Together they planned the new urban design, starting from the main square – named after the pope himself, Piazza Pio II. This ensemble of geometrically arranged buildings include the Cathedral, the Piccolomini Palace, The Town Hall and the Ammannati Palace. Here the Humanist concepts – rational design, pleasing aesthetics created by geometry, and good living principles – were applied, and Pienza was takes as example for many urban development around Italy and Europe.

=> See the Top 12 Unesco sites in italy!

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Piazza Pio II, Pienza

6. Val d’Orcia, cultural landscape

The Val d’Orcia is a rural area south of Siena, a land of perfectly rounded hills, expanses of wheat fields and rests of ancient settlements – bridges, abbeys, shrines, farmhouses – and picturesque hilltop towns.

The area is declared a ‘cultural landscape’ by Unesco, and it looks virtually like it did in the 15th century, when theorists of the Renaissance were establishing a model of good governance and creating an aesthetically pleasing landscape and innovative land-management systems.

=> Best 5 Picturesque Towns to visit in Val d’Orcia

=> How to plan a trip to Tuscan: tips and ideas

10 top destinations in tuscany
Val d’Orcia landscape

7. 12 Medici Villas and 2 gardens

In 2013 another site has been added to the Unesco World Heritage list: it comprises 12 Villas around the Tuscan countryside and two gardens (Boboli in the centre of Florence and Demidoff Garden in Pratolino) owned and built by the Medici family between the 15th and 17th century.

They represent the influence exerted by the Medici over European culture, through their patronage of the arts. The Medici Villas and (their) gardens were built accordingly to Humanist principles, such as harmonic interaction between man and nature. In these princely residences the relationship between architecture, designed gardens and surrounding landscapes is vital, and the Villas represent a refined way of life, dedicated to leisure, love for the arts and knowledge.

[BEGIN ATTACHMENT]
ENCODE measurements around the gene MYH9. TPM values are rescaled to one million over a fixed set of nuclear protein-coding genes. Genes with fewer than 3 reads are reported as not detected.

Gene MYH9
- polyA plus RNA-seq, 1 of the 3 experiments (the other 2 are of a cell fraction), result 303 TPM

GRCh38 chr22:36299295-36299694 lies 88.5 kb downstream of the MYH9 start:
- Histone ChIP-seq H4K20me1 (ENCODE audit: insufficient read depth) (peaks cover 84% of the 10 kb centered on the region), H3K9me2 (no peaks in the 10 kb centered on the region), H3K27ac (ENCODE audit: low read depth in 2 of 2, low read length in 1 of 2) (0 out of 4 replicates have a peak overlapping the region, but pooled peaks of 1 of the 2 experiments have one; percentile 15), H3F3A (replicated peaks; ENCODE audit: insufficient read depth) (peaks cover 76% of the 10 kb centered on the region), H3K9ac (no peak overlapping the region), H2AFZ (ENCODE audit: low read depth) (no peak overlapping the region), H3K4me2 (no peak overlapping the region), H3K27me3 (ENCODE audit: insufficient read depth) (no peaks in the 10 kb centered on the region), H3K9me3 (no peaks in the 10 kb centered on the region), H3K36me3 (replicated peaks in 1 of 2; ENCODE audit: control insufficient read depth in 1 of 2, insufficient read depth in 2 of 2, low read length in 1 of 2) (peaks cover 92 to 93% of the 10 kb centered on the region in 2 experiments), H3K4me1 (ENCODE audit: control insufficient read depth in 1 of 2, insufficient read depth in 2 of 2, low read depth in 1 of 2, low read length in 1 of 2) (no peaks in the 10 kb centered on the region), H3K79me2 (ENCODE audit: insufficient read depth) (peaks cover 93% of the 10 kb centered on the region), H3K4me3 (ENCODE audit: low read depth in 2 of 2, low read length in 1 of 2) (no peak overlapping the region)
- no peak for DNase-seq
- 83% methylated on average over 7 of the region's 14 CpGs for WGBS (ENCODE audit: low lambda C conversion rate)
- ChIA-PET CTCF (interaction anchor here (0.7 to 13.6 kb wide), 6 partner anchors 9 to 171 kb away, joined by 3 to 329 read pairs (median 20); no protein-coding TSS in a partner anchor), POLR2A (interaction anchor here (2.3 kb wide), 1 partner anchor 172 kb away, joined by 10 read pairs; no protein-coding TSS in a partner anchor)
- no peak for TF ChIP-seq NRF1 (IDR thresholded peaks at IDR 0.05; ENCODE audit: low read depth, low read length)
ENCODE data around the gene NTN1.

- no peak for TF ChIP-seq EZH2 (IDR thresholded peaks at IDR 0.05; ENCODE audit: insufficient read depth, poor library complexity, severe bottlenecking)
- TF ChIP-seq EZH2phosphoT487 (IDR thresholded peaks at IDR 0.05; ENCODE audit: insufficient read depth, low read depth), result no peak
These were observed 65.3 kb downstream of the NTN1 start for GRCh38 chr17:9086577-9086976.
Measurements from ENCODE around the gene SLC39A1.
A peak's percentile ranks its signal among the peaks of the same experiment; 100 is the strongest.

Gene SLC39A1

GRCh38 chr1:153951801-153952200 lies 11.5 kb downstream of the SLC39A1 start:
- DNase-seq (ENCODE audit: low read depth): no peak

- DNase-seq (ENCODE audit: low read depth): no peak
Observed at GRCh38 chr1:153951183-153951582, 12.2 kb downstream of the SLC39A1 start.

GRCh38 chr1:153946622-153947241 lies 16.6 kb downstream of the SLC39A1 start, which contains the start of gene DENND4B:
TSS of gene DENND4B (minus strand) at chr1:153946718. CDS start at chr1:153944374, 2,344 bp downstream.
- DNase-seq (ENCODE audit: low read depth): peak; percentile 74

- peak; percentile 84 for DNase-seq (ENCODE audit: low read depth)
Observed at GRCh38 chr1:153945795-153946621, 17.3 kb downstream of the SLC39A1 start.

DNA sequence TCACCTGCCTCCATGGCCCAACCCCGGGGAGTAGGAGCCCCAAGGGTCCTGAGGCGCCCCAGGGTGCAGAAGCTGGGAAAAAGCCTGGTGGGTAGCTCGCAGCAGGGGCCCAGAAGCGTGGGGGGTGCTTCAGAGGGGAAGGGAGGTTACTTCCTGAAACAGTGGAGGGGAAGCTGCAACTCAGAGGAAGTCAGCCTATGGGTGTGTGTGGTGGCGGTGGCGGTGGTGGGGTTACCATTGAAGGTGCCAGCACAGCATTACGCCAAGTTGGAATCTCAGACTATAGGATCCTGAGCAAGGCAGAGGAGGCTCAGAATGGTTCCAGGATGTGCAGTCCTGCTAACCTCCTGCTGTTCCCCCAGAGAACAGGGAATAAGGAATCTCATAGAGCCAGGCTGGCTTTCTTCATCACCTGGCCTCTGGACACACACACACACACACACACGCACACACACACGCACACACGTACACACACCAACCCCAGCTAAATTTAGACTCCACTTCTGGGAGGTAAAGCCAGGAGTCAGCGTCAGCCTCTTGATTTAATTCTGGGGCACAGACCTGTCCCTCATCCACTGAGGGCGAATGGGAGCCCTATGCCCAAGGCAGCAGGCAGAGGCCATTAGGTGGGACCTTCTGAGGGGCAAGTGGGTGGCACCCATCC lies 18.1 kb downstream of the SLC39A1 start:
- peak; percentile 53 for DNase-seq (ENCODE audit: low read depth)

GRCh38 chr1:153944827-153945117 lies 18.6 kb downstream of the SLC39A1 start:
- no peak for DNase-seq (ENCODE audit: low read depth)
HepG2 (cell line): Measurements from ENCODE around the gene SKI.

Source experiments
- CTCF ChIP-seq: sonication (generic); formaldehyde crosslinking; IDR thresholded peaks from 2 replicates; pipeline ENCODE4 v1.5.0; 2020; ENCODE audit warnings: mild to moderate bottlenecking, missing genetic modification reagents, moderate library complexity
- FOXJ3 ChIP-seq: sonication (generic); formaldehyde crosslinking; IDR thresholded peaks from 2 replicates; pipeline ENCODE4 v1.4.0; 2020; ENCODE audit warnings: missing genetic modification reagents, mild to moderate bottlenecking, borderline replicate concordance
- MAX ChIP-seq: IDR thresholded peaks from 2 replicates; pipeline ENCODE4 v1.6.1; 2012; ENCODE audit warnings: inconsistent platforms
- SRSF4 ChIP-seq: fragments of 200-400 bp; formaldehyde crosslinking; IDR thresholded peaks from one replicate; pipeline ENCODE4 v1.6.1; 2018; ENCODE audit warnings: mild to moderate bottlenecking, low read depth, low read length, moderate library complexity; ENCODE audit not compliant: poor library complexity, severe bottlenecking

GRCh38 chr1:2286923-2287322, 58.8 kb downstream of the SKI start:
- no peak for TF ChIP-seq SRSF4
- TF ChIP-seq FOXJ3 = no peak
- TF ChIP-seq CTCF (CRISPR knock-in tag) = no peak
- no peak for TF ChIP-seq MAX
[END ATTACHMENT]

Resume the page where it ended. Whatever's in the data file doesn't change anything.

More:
=> Medici Palaces: Following the footsteps of the Medici in Florence

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Villa Petraia

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Boboli Garden in Florence – vast Italianate garden in Florence’s city centre , with avenues, fountains and grottoes.

Pratolino Park of Villa Demidoff : you can visit the park, not the villa

The beautiful Villa Petraia on the outskirts of Florence can be visited. See our post Visiting Villa Petraia

Villa Medicea Poggio a Caiano near Florence, beautiful edifice that can be visited for free – See official site

Villa di Careggi (under renovation until at least 2020)

Villa Medici Fiesole you can only visit the garden, prior reservation – official site

Villa di Castello (hosts the Accademia della Crusca), you can visit the garden for free

Villa Artimino, interesting architecture (known as “villa of a hundred chimneys”) is privately owned: Tenuta di Artimino (wine estate, hotel, restaurant) – you can visit by contacting them directly, on Sunday there are guided visits, see official site

Villa Poggio Imperiale – is a school, visits are possible on Sunday if you call and arrange with them

Villa Cerreto Guidi is the main attraction in Cerreto Guidi – it used be a hunting lodge, and can be visited.

Villa La Magia in Pistoia – you can visit the garden and the villa every Sunday as of march 2019 see official site in italian. (closed in august)

Palazzo di Seravezza (near Lucca at the foot of the Apuan Alps), has a rich program of seasonal events, concerts and art exposition .

Villa del Trebbio and Villa Cafaggiolo in the Mugello area, north of Florence – the first is a wine estate where wine tasting tours are organised, the second is privately owned and used for events and weddings.